Dog Wart Removal Using Thuja

Updated on August 26, 2019
alexadry profile image

Adrienne is a certified dog trainer, former veterinary assistant, and the author of "Brain Training for Dogs."

Thuja for Wart Removal in Dogs
Thuja for Wart Removal in Dogs | Source

Can Dog Warts Be Removed Naturally?

If your dog has been diagnosed with unsightly warts by a veterinarian, you may be looking for natural home remedies to get rid of them. You may have even stumbled upon Thuja occidentalis for dog wart removal, but you're probably wondering if it even works.

Back when I worked for a vet, a client once reported trying thuja for her dog. The outstanding results left the vet, who had advised surgery a few weeks prior, baffled. Before trying out this natural remedy, however, it's important to learn more about thuja and the numerous causes of warts in dogs.

What Is Thuja?

First off, what exactly is it? Thuja, also known as the eastern white cedar or arbor vitae—meaning "Tree of Life"—is a large evergreen tree native to eastern North America, belonging to the cypress family. These trees are often used ornamentally for hedges and landscape projects.

Traditional Use

Herbal remedies are made from the oil of the plant's branches and tiny leaves because it contains the medicinal terpene thujone. In ancient times, the needles of Thuja occidentalis were made into a tea and used by native Canadians to prevent and treat scurvy. In the 19th century, the plant was made into a tincture or ointment and was often used to treat skin problems such as warts, ringworm, and thrush.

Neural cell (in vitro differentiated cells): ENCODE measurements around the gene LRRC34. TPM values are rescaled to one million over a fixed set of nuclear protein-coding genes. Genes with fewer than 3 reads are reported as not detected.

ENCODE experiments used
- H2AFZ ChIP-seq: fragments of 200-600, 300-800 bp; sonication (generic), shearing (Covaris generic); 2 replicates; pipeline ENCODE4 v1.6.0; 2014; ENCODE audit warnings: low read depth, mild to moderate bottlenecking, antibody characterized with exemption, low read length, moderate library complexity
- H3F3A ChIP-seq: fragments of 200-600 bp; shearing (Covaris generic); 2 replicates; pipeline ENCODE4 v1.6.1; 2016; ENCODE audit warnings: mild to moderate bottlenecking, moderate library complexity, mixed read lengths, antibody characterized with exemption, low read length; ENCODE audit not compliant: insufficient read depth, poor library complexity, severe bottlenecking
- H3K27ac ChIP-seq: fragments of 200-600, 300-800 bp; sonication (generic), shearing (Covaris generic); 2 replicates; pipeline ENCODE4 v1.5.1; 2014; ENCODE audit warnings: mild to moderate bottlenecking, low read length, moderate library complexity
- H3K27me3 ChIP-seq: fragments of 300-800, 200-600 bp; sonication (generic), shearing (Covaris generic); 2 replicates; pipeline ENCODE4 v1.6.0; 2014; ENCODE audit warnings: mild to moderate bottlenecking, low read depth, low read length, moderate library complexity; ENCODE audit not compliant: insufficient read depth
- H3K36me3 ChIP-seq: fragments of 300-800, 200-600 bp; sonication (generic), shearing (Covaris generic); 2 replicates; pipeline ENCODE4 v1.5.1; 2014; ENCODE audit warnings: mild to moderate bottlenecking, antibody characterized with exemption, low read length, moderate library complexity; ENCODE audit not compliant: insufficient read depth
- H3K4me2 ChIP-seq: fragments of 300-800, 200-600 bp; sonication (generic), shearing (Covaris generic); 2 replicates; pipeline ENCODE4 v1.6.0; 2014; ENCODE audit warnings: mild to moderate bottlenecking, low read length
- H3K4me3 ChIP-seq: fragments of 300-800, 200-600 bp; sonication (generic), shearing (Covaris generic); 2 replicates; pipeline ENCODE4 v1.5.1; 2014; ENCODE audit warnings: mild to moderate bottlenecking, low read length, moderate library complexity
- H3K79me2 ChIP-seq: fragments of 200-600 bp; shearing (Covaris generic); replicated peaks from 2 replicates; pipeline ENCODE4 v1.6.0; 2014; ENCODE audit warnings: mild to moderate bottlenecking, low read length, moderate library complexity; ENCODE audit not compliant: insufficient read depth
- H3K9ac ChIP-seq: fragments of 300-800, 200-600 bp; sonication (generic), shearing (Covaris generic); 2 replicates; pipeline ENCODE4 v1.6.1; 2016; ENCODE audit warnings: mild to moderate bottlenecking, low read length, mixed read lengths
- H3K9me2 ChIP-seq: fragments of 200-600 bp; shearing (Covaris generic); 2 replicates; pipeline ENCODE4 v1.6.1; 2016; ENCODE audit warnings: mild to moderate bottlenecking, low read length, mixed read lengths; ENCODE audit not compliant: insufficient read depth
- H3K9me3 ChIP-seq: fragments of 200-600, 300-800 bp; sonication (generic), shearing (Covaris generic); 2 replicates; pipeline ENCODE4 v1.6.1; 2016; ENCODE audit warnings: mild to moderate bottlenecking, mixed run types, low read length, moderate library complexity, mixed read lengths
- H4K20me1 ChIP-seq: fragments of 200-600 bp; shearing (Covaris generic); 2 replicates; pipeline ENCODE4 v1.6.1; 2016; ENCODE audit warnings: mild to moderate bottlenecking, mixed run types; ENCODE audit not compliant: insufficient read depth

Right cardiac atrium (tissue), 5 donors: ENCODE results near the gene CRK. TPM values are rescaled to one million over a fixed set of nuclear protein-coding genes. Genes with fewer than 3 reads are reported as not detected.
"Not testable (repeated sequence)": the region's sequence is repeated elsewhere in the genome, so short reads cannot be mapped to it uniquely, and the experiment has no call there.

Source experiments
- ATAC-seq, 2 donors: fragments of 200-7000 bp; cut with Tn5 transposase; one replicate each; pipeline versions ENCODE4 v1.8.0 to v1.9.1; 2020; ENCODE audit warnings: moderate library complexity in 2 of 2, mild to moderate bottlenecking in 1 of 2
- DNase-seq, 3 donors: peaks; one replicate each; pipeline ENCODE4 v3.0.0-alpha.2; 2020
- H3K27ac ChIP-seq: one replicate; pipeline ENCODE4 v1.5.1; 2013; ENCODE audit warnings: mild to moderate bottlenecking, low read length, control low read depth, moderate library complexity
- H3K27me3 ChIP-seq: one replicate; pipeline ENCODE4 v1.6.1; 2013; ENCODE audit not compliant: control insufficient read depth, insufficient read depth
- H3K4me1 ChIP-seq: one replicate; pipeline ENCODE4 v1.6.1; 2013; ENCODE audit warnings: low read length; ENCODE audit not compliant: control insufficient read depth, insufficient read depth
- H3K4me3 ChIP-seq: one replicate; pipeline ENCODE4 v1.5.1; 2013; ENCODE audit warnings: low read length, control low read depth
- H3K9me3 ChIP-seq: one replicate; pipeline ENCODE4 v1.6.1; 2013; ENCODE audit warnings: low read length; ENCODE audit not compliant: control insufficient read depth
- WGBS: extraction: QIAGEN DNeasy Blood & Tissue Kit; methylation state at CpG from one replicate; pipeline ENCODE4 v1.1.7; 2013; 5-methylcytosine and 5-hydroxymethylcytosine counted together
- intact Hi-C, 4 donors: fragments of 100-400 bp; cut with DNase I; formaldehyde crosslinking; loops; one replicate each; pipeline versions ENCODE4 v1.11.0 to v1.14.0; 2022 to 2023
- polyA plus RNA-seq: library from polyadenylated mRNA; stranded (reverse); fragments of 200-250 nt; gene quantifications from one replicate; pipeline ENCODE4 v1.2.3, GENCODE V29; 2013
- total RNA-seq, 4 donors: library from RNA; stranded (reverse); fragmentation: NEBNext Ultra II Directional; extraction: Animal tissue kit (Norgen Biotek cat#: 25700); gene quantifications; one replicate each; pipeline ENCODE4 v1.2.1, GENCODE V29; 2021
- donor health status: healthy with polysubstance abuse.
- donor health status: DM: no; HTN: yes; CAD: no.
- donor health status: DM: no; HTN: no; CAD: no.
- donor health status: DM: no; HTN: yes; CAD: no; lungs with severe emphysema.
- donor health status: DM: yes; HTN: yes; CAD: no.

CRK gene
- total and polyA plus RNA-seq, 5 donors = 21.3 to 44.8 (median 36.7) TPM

Scientific Evidence

While many claim that thuja is effective, the American Cancer Society states that there is not enough scientific evidence to support safety and effectivity claims. In one study on teat warts in cattle, however, thuja was used for three weeks; the results suggest that it could offer a promising alternative to surgery.


Caution should always be used with any herbal supplements. It's always best to first consult with your veterinarian or holistic veterinarian.

The Treatment of Dog Warts
The Treatment of Dog Warts | Source

What Exactly Are Dog Warts?

Warts are quite common in puppies and young dogs under two years of age and are mostly caused by the papilloma virus. These are highly contagious growths that often present in clusters and can be easily passed from one pup to another by direct contact such as sharing toys, water bowls, and food dishes.

How to Prevent Them From Spreading

If you have more than one dog and one of your dogs is affected, be careful and keep them separated. Also, if you take your dog to daycare or dog parks, refrain from doing so until your vet says it's okay.

Are Dog Warts Contagious to Humans?